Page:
14 June 2011

pork mince and eggplant in spicy bean sauce

If you've visited my blog several times, you'd have noticed that there aren't many Asian/Chinese dishes here.  Its not because I cook more European dishes.  In fact it's almost a 50/50 split in any given week.  The reason's pretty simple really.

Cooking Asian dishes, in particular Chinese ones, come second nature to me.  I don't really think about it much and certainly don't refer to cookbooks much for them either.  I normally make dishes that I've either grown up with or dishes replicated from something I've eaten that I liked.  Indian curries are probably one of the few Asian cuisines that I refer to a cookbook for.

And because it's much less of an effort for me to cook Asian dishes and I'm almost on 'auto-pilot' when I do, I never think of taking photos, writing down measurements and blogging about it after.  The measurement part is the most difficult as I always cook by taste (and sight) when I cook Asian.  Its usually a splosh or sprinkle of this, a couple of glugs of that, and a pinch of another.

My repertoire of Asian dishes is pretty varied and a mish-mash of influences, coming from more than one region (or dialect group).  This is due to my maternal Hainenese influence, paternal Hokkien and Nonya influences and Cantonese influence from my step-mother and step-grandmother.  A lot of what I cook is made up, and the rest of it is based on memory and taste, and snippets of conversations I've had with my mother, my dad, aunties, cousins, stepmother, step-grandmother...etc.  I wouldn't even consider many of my dishes authentic to their origins - but in terms of taste, certainly more authentic than some of dishes you get at Asian eateries in town.

So as I was cooking away at the stove tonight, I replied to a tweet from a blog friend on what we were having for dinner.  It was a pork mince and eggplant dish, to be eaten with rice.

On a side note - Isn't it great to be a woman and being able to multi-task?  In the old days, we'd be holding a child and balancing it on one hip, whilst stirring the pot with the other hand.  In modern times, its stirring the pot with one hand and social media in the other.  Wonder what both my nanas would make of this if they were both still alive today...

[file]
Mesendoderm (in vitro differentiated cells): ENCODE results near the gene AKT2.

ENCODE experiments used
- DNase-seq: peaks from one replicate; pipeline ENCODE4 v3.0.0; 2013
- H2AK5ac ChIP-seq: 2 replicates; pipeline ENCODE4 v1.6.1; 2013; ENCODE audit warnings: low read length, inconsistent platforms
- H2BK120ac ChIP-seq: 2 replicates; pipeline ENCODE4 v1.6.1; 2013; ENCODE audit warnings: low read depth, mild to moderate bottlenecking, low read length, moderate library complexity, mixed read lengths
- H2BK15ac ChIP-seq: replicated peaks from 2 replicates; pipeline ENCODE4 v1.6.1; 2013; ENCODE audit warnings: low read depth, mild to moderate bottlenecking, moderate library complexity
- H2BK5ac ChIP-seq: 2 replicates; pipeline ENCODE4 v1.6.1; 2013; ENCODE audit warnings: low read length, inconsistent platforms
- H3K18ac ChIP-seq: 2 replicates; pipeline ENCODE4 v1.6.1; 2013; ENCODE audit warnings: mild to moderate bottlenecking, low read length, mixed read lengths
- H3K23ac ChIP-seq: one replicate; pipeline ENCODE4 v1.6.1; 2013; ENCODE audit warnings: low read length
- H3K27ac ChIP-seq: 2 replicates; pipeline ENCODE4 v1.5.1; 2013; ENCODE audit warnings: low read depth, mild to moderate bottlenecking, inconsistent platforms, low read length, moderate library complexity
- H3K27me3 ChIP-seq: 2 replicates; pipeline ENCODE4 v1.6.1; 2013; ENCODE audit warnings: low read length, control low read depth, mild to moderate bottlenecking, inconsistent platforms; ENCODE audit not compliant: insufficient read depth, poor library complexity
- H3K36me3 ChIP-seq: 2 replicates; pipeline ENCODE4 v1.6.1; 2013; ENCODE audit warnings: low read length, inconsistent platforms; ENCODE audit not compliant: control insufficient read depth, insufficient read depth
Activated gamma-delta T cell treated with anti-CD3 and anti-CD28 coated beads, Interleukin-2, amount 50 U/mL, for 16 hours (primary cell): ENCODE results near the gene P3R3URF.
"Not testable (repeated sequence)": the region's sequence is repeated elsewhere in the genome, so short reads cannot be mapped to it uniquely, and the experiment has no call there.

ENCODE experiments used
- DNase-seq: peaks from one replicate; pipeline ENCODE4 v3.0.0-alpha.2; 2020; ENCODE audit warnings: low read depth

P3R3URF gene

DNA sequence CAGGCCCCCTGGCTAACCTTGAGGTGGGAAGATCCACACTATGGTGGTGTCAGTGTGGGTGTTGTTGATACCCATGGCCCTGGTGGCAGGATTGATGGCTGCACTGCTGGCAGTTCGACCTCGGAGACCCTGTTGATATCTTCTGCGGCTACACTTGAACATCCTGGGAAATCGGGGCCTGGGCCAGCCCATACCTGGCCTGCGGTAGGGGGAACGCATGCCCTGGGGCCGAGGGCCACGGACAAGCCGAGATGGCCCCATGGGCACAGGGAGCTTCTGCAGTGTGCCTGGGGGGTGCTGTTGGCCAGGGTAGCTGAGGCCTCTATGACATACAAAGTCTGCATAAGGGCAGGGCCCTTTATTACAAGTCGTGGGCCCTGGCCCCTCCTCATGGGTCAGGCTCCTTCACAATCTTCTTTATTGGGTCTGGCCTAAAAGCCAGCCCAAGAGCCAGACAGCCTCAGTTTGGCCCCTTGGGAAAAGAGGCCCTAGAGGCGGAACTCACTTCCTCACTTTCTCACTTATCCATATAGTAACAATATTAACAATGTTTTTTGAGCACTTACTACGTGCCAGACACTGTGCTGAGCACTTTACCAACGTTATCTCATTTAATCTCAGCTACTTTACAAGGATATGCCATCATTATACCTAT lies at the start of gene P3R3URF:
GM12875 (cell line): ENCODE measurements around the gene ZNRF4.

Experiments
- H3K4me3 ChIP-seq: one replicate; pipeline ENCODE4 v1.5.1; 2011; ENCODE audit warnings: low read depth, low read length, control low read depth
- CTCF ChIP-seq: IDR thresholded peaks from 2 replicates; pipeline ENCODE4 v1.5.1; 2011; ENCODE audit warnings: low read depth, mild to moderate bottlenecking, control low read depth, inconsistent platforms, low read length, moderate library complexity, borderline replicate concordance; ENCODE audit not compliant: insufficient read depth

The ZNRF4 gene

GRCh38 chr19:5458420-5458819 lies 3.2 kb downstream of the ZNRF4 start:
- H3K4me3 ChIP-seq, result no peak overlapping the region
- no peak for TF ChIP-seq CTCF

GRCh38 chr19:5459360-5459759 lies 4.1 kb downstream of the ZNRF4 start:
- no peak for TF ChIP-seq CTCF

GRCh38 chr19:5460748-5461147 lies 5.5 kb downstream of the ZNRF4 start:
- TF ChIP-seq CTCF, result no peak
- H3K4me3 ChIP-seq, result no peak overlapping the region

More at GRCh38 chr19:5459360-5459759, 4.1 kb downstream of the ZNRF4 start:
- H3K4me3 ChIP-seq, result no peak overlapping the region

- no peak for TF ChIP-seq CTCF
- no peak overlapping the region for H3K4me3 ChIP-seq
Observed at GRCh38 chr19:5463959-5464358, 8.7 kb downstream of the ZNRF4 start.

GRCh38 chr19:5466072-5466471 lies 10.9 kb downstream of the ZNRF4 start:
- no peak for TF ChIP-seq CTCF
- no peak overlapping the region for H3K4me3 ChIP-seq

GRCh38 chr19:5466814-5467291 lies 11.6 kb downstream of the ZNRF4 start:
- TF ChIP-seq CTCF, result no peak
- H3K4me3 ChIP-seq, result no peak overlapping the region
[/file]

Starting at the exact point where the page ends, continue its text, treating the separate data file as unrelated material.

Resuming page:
So back to dinner.  Another blog friend was following the tweet and asked if I could blog about this dish - but of course!  The tweet request actually came just in time.  We'd just finished our dinner and was about to pack up the leftovers.  So very quickly the leftovers went into a pretty chinese bowl so that I could take a few snaps for the post.  A few snaps later...

Hope you like this Emma!

Pork Mince and Eggplant in Spicy Bean Sauce
This is a very simple dish to put together since the sauce is made from pre-made bottled sauces!  I use Lee Kum Kee brand which is readily available even in regular supermarkets in NZ.  I avoid other brands. With Lee Kum Kee, there's no MSG or preservatives, and it's a brand I know well and trust.  But you're more than welcome to use whichever brand you prefer.  The measurements are guess-timates of what I used, since I didn't take any notes or use measuring spoons.

1 large eggplant*, chopped into roughly 2cm cubes, skin on
500g pork mince
2 garlic cloves, minced
2cm ginger, julienned
2 tbsp Black Bean Sauce
3-4 tbsp Spicy Bean Sauce (this is not a very spicy sauce at all despite it's name, so don't worry)
2 tsp sesame oil
1 tsp ground white pepper
Light soy sauce, to taste
1 cup water
Another 1/4 cup water
1 tbsp cornflour dissolved in 1/4 cup cold water
Light/neutral tasting oil for cooking (I use rice bran oil)

  1. Sprinkle the chopped eggplant with salt and place the eggplant either in a colander or spread out on a wire rack.  Place the colander or rack in the sink - the salt will draw out moisture from the eggplant and drip directly into the sink.
  2. 15 minutes later give the eggplant a quick (but good) rinse of cold water to rinse off the salt.  Dry the eggplant well either with a cotton tea towel or paper towels.
  3. Heat 1/3 cup of oil in a deep pan (or a wok-style pan) over high heat and fry the mince pork.  As you fry the mince, some of the bigger clumps will start to break up into smaller bits, but leave some of the slightly larger clumps as is.  Fry the pork until cooked but NOT browned.
  4. Add the ginger and garlic and fry for another minute.
  5. Add the eggplant, lower the heat to medium-high and fry until the eggplant and mince pork is nicely browned.
  6. Add the sauces, sesame oil and white pepper, and mix well.
  7. Add the cup of water and soy sauce to taste, depending on how salty you like your food.
  8. Bring the mixture to boil and then lower the heat to medium, cover loosely and cook until the sauce has reduced by 1/2.
  9. Add the 1/4 cup of water and stir in the cornflour mixture.  You'll notice that the sauce will thicken and turn slightly opaque and shiny almost immediately.  Cook for another 5-10 minutes, stirring every now and again.
  10. Best served with jasmine rice.** 

*I used the large dark purple skinned variety that's readily available in supermarkets.  I believe these are called Imperial Black Beauty.  But you can use the long skinny ones as well, just use several).

**I found organic brown jasmine rice at Commonsense Organics and tried it, and gotta say, I'm sold!  Try it.


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